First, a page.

Back in March, 2008, I sent an emal to Gretchen Morgenson regarding the Bear Stearns/JPM debacle, and her populist, Wall Street-hating coverage surrounding the situation. For some strange reason though, I hoped, despite all indications to the contrary, Mrs. Morgenson would clean up her act, knowing that people who actually have some semblance of financial/economic knowledge read her nonsense work.
Alas, almost a year later, she's one-upped herself, this time with a new, more vengeful ignorance that by now I've regrettably come to expect from the paper that employs such Financially illiterate (arrogant, annoying, etc) types as herself and Floyd Norris.
Curiously, now Mrs. Morgenson fancys herself an expert not only in all things Wall Street, but all things involving compensation, incentives, and policy. While I'm not particularly surprised or dissapointed at this point, readers should understand the righteous indignation with which I'm tempted to rain down upon her with, and the restraint I'm showing by avoiding the use of expletives, ALL CAPS, various other means of expressing such feelings in text. To clarify, explicitly, the following is not an attack on an individual (per se), but on the argument(s) which she presents, and will be sent to her in an email, again.
Regarding your recent article, "Fair Game: Bailout Needs Some Strings Attached to Limit Pay", I'm not quite sure where to start? At the beginning, perhaps:
“The panel’s analysis revealed that in the 10 largest transactions made with TARP funds, for every $100 spent by Treasury, it received assets worth, on average, only $66,” the report said. “This disparity translates into a $78 billion shortfall for the first $254 billion in TARP funds that were spent.”
More taxpayer money down the drain, alas. And all the more reason to focus closely on executive pay restrictions at any bank that receives TARP funding.
Lets ignore, for a second, the fact that claims of "value" are for all practical purposes useless, given that no one can actually value the instruments in question, but frankly, I mean, holy non-sequitur Batman! If I'm following your "logic" here, because the Treasury overpaid for assets to which no one can accurately value, you conclude that we should limit the pay of the bank Executives that convinced them to do so, despite the fact that their job is to do precisely that, to get the highest possible price for assets? Seriously? Give me a break.
I think you'll agree that most of the ladies and gentlemen who sit at or near the tops of these firms are already financially well-to-do, no? Your plan is, to summarize, that we give the people who have the knowledge, ambition, and wherewithal (if anyone can be said to posses such things), a disincentive to fix the mess they may very well be responsible for creating? This, sense does not make.
Given the enormity of the task at hand - restoring the stability of the Global Financial System - perhaps we should be primarily focused not on punishing those deemed "responsible", but on creating an incentive structure to make sure those to which this task is left are those best equipped, and most likely to succeed.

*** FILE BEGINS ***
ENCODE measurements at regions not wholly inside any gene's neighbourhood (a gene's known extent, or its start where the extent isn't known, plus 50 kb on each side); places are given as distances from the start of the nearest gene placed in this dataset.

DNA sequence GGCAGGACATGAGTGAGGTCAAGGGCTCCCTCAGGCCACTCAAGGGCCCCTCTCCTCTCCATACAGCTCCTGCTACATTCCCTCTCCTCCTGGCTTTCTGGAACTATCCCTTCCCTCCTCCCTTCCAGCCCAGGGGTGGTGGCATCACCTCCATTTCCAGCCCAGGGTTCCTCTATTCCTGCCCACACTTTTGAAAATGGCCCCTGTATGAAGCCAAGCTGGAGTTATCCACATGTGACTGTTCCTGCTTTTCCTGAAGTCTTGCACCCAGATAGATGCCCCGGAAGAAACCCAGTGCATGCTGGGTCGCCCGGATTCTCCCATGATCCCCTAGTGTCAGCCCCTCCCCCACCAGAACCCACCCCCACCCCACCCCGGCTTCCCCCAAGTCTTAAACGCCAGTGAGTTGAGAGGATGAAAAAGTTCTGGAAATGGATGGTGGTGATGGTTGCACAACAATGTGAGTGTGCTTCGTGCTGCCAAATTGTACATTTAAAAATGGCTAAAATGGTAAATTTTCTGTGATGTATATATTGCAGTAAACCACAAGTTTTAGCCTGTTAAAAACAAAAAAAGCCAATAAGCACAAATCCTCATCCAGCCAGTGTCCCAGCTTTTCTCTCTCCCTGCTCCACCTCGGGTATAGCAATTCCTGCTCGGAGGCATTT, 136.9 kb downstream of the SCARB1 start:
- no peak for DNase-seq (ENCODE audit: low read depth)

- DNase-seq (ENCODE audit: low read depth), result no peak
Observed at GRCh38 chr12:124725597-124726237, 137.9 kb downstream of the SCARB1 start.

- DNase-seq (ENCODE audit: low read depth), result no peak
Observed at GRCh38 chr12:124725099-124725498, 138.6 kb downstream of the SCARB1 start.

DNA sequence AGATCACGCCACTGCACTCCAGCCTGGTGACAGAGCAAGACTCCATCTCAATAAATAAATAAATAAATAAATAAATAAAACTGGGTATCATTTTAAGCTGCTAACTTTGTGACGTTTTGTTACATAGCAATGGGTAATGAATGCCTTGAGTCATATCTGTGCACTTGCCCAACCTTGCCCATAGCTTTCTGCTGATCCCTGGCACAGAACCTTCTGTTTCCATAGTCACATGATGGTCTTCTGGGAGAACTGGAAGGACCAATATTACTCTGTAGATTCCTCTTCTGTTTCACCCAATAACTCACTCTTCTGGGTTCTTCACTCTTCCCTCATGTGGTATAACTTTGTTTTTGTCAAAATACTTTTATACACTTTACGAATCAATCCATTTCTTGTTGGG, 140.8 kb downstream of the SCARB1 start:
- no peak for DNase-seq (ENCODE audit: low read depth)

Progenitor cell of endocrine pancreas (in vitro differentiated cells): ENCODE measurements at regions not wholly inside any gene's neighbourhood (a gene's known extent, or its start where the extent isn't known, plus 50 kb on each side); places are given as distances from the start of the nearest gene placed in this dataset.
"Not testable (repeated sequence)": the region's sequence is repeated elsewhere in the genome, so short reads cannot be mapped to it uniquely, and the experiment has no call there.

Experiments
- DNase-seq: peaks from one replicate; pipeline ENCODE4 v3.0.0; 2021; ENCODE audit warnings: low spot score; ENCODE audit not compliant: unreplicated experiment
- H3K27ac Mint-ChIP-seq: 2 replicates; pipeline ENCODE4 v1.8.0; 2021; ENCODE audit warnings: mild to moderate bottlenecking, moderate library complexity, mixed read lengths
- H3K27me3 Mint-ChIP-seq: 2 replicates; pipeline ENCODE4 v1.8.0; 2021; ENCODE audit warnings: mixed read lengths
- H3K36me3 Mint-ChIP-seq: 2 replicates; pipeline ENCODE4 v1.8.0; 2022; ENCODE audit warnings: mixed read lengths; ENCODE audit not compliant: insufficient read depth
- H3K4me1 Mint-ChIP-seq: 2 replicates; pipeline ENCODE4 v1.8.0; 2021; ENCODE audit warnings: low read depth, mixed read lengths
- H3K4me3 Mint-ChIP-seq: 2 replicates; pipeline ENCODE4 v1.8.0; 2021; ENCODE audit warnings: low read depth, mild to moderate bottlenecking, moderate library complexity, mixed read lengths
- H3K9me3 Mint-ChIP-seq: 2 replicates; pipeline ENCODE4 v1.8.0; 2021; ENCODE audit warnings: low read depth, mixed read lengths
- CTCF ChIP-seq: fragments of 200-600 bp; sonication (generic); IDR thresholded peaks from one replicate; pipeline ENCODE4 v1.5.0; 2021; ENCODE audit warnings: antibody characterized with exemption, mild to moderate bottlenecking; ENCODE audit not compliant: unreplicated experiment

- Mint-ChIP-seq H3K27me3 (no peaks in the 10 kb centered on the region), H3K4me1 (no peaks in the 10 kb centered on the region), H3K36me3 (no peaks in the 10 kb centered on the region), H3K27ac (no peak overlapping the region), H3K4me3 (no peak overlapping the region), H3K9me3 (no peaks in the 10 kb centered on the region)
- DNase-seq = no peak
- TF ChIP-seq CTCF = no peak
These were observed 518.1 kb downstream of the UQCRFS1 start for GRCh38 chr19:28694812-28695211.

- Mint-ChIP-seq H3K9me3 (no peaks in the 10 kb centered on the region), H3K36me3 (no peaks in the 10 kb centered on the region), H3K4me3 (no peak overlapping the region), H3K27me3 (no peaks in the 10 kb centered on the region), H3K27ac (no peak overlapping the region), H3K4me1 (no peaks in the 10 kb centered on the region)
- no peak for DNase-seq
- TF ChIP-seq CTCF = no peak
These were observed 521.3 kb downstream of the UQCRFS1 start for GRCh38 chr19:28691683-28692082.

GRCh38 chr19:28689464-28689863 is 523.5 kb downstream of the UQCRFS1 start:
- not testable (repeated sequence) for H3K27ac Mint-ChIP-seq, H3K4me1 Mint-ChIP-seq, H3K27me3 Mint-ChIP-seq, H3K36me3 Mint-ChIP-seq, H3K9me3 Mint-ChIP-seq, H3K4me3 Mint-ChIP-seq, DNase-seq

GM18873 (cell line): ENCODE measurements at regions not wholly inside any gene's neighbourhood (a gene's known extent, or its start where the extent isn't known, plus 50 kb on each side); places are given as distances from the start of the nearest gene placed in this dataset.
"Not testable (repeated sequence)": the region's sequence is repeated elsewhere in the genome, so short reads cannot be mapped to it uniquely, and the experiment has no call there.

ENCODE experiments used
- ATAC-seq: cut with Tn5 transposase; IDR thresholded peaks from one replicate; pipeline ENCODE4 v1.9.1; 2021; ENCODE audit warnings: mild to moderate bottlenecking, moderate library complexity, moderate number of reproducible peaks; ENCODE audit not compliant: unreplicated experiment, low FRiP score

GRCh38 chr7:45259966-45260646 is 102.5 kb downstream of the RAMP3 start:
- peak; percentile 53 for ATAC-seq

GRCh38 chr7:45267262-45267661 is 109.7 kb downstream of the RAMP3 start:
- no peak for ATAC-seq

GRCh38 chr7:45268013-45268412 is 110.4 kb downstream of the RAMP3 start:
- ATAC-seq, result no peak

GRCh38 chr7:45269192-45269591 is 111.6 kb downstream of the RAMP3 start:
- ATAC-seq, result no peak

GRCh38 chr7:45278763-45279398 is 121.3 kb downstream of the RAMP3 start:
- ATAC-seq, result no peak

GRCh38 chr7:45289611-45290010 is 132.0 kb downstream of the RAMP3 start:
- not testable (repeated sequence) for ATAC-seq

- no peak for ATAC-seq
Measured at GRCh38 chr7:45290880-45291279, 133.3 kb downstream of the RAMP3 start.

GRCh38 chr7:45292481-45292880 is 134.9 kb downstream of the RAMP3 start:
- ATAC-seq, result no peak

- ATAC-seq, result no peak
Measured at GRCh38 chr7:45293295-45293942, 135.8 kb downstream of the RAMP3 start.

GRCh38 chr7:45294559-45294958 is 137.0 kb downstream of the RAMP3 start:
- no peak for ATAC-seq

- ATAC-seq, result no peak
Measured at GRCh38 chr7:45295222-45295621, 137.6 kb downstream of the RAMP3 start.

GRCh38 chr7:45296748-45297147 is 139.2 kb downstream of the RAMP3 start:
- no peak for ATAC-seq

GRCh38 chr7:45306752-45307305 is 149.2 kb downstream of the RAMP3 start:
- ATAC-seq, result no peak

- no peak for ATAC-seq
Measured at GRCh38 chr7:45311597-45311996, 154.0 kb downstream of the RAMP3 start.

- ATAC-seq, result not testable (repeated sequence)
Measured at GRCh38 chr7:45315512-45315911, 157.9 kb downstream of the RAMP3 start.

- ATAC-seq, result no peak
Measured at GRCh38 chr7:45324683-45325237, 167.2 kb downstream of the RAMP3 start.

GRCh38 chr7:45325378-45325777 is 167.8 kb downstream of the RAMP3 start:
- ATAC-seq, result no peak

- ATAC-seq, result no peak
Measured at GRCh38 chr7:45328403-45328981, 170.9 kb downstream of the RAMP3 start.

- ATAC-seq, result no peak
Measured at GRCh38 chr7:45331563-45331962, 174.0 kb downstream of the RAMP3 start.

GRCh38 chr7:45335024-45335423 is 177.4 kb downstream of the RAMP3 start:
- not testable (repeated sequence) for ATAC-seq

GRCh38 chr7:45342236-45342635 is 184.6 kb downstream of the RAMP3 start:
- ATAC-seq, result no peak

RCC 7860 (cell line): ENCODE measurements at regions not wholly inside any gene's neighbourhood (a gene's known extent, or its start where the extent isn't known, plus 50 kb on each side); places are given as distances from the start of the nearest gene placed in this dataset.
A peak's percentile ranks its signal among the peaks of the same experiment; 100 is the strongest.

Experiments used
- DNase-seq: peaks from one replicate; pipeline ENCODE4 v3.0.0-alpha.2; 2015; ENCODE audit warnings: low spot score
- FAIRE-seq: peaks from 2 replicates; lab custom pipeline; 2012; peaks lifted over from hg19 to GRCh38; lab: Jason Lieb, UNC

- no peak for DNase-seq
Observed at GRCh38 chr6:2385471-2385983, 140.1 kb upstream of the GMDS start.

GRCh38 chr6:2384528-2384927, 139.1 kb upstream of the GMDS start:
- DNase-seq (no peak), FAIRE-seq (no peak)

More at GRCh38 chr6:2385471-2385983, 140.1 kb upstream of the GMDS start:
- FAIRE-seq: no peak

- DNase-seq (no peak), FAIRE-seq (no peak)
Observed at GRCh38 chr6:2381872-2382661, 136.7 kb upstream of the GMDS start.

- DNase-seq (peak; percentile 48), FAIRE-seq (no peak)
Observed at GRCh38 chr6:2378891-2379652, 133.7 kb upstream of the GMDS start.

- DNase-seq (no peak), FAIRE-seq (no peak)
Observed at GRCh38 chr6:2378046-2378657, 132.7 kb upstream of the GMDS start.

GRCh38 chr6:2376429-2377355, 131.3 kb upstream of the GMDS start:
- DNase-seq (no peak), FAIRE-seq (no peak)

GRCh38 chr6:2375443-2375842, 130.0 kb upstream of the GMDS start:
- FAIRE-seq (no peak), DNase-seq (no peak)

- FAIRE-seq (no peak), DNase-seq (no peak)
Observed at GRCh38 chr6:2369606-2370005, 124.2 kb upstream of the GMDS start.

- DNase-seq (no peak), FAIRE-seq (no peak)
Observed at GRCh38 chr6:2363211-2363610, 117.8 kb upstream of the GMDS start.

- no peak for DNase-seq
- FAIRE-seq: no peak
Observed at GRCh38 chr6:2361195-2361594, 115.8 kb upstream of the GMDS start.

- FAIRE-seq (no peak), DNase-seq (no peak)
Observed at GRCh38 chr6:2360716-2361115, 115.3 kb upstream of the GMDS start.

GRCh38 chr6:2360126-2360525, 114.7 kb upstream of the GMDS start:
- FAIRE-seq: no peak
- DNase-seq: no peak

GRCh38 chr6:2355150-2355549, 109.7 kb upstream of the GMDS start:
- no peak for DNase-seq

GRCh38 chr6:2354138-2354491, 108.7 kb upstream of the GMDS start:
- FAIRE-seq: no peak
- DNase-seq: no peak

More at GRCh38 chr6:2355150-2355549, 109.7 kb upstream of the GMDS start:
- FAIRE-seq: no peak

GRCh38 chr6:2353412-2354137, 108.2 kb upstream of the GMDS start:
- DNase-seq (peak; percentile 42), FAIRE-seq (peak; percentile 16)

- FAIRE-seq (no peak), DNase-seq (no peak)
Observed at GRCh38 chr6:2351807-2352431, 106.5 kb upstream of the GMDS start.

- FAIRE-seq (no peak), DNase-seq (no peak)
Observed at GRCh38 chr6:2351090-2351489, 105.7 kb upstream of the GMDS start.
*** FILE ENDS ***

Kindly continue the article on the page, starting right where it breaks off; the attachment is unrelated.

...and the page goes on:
I realize, however, because this concept makes sense, it has no place in your column, especially since it does so without fueling the indignation of the ignorant pitch fork & torch anti-capitalism crowd.
Much to my chagrin, It gets worse (much):
Although our long-running financial despond has produced few real positives, surely this is one: Investors are finally seeing just how regally executives live on their shareholders’ dimes. Maybe now they will do something about it.
Yes, Gretchen, making it, per your own admission, the Shareholders' problem, not the Government's.
During good times, banks either hide or try to justify such perks as fleets of corporate jets and Las Vegas junkets. But as companies run to taxpayers for their bailout billions, they are now being forced to forgo the Gulfstreams, the tee times at Pebble Beach and those sumptuous spa treatments.
No, Gretchen, these perks are not restricted purely to the Executives and Employees of Financial firms. As a matter of fact, firms (yours included, I'd imagine) rely on such perks in their every-day course of business. Are you suggesting that, at a time when Banks are already up the proverbial creek in terms of retaining, nay, generating new business, that we further restrict their ability to do so? Do you ever engage your brain before you put pen to paper (or fingers to keyboard, as it were)?
Considering this suggestion, if put into practice, would necessitate further layoffs and bankruptcies amongst the very firms that depend on corporate travel and entertainment spending, which we do not need any more of, I highly doubt it.
Could shame, that long-lost American character trait, be making a comeback? Not likely. So it’s important to make Washington’s plan to rein in executive pay airtight. Loud rebukes against executive excess are amusing, but a $500,000 cap on salary means only that the executives will be paid some other way. And requiring companies to recover compensation only if an executive is found to have lied on financial statements? Good luck with that.